Male mice song syntax depends on social contexts and influences female preferences.

Chabout J, Sarkar A, Dunson DB, Jarvis ED - Front Behav Neurosci (2015)

Female choices between playbacks of complex and simple songs. (A) Schematic representation of the behavioral paradigm used. (B) Time (in seconds) spent by the females in each arm playing either the UR or FE song from the first, (C) second, (D) and third exemplar males. Paired t-test: first t9 = 2.65, p = 0.02; second: t8 = 2.67, p = 0.028; third: t6 = 4.38, p = 0.004. Data are presented for B6D2F1/J female mice as mean ± SEM. *p < 0.05 for Student's t-test.
© Copyright Policy - open-access
Related In: Results  -  Collection

License
Show All Figures
getmorefigures.php?uid=PMC4383150&req=5

Figure 12: Female choices between playbacks of complex and simple songs. (A) Schematic representation of the behavioral paradigm used. (B) Time (in seconds) spent by the females in each arm playing either the UR or FE song from the first, (C) second, (D) and third exemplar males. Paired t-test: first t9 = 2.65, p = 0.02; second: t8 = 2.67, p = 0.028; third: t6 = 4.38, p = 0.004. Data are presented for B6D2F1/J female mice as mean ± SEM. *p < 0.05 for Student's t-test.
Mentions: To determine if the females could detect and thus show a preference for song from different contexts, we placed them in a Y-maze choice test and simultaneously played back songs of the same males from the urine and the awake female contexts in each arm of the Y maze, controlling for song duration and loudness (Figure 12A). The female urine stimulated songs (from UR) from three males contained a majority of “d,” “u,” and “m” syllables, whereas their awake and behaving or anesthetized female-stimulated songs (from FE and AF) contained mostly simple “s” syllables (Figures 12, S2, S3). We found that one female in the second male exemplar test, and three females in the third exemplar test had strong side biases (chose one side >75% of the time, regardless of song, even after re-testing). It seems that the side bias of females increases with the number of test sessions. Analyzing all sessions without a side bias (n = 10, n = 9, and n = 7 females, for male examples 1, 2, and 3, respectively), we found that nearly all females spent more time (on average ~30% more) in the arm which had the complex stimulated urine song from all three males than in the arm with the simple song that was played simultaneously (Figures 12B–D). However, two different females showed the opposite preference for one exemplar song pair each (Figures 12B–C). We believe that the females show a preference rather than an avoidance of the other song, because although they had the choice to return to the arm of the Y maze without song playbacks, they instead went back and forth in the arm with the two songs and chose one of them more often. These preferences could easily be seen in individual animals, where from one session to the next as the side of complex song was switched, so did the female go and switch the amount of time spent near the speaker for that song.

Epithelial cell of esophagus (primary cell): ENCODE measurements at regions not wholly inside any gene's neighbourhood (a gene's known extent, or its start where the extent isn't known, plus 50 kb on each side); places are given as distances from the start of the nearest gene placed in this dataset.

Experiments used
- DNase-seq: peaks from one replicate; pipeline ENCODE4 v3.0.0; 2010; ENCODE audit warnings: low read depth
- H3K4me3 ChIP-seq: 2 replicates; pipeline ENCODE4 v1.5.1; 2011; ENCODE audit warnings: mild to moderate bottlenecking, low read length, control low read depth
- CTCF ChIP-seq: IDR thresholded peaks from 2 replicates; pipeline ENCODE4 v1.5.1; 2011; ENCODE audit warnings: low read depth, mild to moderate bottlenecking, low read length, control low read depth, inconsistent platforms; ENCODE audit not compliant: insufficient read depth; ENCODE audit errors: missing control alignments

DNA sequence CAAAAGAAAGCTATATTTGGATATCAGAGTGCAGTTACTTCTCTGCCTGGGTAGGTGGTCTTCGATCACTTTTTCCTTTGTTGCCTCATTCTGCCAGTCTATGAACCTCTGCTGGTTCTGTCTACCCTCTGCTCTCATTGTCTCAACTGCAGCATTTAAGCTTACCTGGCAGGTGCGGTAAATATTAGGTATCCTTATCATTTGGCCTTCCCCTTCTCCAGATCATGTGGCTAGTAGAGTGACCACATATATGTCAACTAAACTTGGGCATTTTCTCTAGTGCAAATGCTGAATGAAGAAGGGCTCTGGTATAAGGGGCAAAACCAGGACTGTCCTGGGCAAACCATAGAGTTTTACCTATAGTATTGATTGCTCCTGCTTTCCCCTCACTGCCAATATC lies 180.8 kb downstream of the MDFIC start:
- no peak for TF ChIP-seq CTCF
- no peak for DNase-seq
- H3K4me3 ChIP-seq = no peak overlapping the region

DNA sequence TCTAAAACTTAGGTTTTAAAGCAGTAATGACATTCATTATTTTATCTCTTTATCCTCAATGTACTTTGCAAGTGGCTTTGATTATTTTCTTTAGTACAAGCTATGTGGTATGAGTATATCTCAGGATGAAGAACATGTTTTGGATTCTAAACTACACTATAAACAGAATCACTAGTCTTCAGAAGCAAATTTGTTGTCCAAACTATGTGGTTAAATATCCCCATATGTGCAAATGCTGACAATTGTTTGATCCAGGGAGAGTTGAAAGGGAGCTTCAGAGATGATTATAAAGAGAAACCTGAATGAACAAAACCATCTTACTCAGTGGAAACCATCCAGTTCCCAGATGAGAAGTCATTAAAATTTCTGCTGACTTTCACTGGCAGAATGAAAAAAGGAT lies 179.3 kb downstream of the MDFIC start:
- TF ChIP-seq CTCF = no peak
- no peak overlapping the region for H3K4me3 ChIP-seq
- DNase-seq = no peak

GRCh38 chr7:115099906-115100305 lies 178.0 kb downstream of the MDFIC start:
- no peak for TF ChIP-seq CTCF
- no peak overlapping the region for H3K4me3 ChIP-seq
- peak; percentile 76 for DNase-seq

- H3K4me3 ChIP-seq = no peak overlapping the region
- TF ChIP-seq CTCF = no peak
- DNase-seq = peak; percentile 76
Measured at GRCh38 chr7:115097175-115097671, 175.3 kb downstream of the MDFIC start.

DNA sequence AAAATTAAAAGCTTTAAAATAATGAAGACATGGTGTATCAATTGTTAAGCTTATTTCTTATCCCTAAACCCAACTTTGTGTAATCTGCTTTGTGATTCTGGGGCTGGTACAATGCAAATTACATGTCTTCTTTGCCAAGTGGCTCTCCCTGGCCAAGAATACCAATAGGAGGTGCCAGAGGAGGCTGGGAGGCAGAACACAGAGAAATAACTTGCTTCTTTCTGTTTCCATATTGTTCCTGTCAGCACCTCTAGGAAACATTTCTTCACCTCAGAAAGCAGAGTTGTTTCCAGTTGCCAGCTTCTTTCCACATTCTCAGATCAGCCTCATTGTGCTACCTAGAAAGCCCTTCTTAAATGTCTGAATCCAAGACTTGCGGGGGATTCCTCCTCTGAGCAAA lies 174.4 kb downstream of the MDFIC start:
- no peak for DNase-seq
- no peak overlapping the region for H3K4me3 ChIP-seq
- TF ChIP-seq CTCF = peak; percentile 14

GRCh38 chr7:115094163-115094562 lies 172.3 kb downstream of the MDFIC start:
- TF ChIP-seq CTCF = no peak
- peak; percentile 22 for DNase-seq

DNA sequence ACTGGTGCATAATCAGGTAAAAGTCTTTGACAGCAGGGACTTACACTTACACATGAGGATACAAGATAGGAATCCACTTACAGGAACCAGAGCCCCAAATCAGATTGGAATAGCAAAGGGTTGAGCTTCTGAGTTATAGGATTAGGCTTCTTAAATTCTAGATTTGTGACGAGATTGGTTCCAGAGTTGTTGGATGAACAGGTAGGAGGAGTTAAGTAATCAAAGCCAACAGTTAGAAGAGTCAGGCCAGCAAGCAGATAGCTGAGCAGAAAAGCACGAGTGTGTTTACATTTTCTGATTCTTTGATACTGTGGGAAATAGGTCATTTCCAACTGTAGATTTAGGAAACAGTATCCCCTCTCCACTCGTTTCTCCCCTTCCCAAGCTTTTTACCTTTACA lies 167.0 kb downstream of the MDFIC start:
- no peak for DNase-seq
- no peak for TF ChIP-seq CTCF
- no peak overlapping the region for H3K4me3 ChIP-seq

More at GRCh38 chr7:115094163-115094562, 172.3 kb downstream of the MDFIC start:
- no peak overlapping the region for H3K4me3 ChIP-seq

Bottom Line: Males emit longer and simpler syllables and sequences when singing to females, but more complex syllables and sequences in response to fresh female urine.Playback experiments show that the females prefer the complex songs over the simpler ones.We propose the complex songs are to lure females in, whereas the directed simpler sequences are used for direct courtship.

View Article: PubMed Central - PubMed

Affiliation: Department of Neurobiology, Duke University Medical Center Durham, NC, USA ; Howard Hughes Medical Institute Chevy Chase, MD, USA.

ABSTRACT
In 2005, Holy and Guo advanced the idea that male mice produce ultrasonic vocalizations (USV) with some features similar to courtship songs of songbirds. Since then, studies showed that male mice emit USV songs in different contexts (sexual and other) and possess a multisyllabic repertoire. Debate still exists for and against plasticity in their vocalizations. But the use of a multisyllabic repertoire can increase potential flexibility and information, in how elements are organized and recombined, namely syntax. In many bird species, modulating song syntax has ethological relevance for sexual behavior and mate preferences. In this study we exposed adult male mice to different social contexts and developed a new approach of analyzing their USVs based on songbird syntax analysis. We found that male mice modify their syntax, including specific sequences, length of sequence, repertoire composition, and spectral features, according to stimulus and social context. Males emit longer and simpler syllables and sequences when singing to females, but more complex syllables and sequences in response to fresh female urine. Playback experiments show that the females prefer the complex songs over the simpler ones. We propose the complex songs are to lure females in, whereas the directed simpler sequences are used for direct courtship. These results suggest that although mice have a much more limited ability of song modification, they could still be used as animal models for understanding some vocal communication features that songbirds are used for.

No MeSH data available.


Related in: MedlinePlus